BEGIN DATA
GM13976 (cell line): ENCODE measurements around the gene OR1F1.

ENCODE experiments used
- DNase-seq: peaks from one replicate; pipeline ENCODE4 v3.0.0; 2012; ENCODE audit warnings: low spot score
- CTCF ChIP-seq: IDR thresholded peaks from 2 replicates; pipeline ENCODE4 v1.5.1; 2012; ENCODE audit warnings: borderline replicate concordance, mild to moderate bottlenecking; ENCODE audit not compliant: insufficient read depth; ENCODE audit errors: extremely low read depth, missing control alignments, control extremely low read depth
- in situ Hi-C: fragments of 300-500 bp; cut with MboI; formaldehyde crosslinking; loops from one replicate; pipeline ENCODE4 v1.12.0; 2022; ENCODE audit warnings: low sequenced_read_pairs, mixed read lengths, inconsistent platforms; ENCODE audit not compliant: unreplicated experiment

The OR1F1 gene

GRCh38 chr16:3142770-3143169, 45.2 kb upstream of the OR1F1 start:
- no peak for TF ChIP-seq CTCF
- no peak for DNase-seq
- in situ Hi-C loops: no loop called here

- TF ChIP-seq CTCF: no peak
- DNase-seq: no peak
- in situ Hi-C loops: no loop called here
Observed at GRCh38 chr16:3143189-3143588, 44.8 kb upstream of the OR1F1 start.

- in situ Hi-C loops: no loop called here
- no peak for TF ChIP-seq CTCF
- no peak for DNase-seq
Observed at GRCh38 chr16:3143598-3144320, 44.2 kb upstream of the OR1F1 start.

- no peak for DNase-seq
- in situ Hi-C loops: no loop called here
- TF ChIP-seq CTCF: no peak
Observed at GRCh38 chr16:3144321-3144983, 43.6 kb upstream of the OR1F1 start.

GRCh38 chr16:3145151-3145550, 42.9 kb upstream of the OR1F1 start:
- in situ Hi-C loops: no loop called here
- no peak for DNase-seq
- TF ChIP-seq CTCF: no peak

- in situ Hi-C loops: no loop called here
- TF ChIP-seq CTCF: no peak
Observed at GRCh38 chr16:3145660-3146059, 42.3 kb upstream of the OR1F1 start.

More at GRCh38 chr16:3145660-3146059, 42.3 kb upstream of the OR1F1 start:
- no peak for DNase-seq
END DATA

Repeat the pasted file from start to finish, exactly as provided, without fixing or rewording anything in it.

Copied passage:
GM13976 (cell line): ENCODE measurements around the gene OR1F1.

ENCODE experiments used
- DNase-seq: peaks from one replicate; pipeline ENCODE4 v3.0.0; 2012; ENCODE audit warnings: low spot score
- CTCF ChIP-seq: IDR thresholded peaks from 2 replicates; pipeline ENCODE4 v1.5.1; 2012; ENCODE audit warnings: borderline replicate concordance, mild to moderate bottlenecking; ENCODE audit not compliant: insufficient read depth; ENCODE audit errors: extremely low read depth, missing control alignments, control extremely low read depth
- in situ Hi-C: fragments of 300-500 bp; cut with MboI; formaldehyde crosslinking; loops from one replicate; pipeline ENCODE4 v1.12.0; 2022; ENCODE audit warnings: low sequenced_read_pairs, mixed read lengths, inconsistent platforms; ENCODE audit not compliant: unreplicated experiment

The OR1F1 gene

GRCh38 chr16:3142770-3143169, 45.2 kb upstream of the OR1F1 start:
- no peak for TF ChIP-seq CTCF
- no peak for DNase-seq
- in situ Hi-C loops: no loop called here

- TF ChIP-seq CTCF: no peak
- DNase-seq: no peak
- in situ Hi-C loops: no loop called here
Observed at GRCh38 chr16:3143189-3143588, 44.8 kb upstream of the OR1F1 start.

- in situ Hi-C loops: no loop called here
- no peak for TF ChIP-seq CTCF
- no peak for DNase-seq
Observed at GRCh38 chr16:3143598-3144320, 44.2 kb upstream of the OR1F1 start.

- no peak for DNase-seq
- in situ Hi-C loops: no loop called here
- TF ChIP-seq CTCF: no peak
Observed at GRCh38 chr16:3144321-3144983, 43.6 kb upstream of the OR1F1 start.

GRCh38 chr16:3145151-3145550, 42.9 kb upstream of the OR1F1 start:
- in situ Hi-C loops: no loop called here
- no peak for DNase-seq
- TF ChIP-seq CTCF: no peak

- in situ Hi-C loops: no loop called here
- TF ChIP-seq CTCF: no peak
Observed at GRCh38 chr16:3145660-3146059, 42.3 kb upstream of the OR1F1 start.

More at GRCh38 chr16:3145660-3146059, 42.3 kb upstream of the OR1F1 start:
- no peak for DNase-seq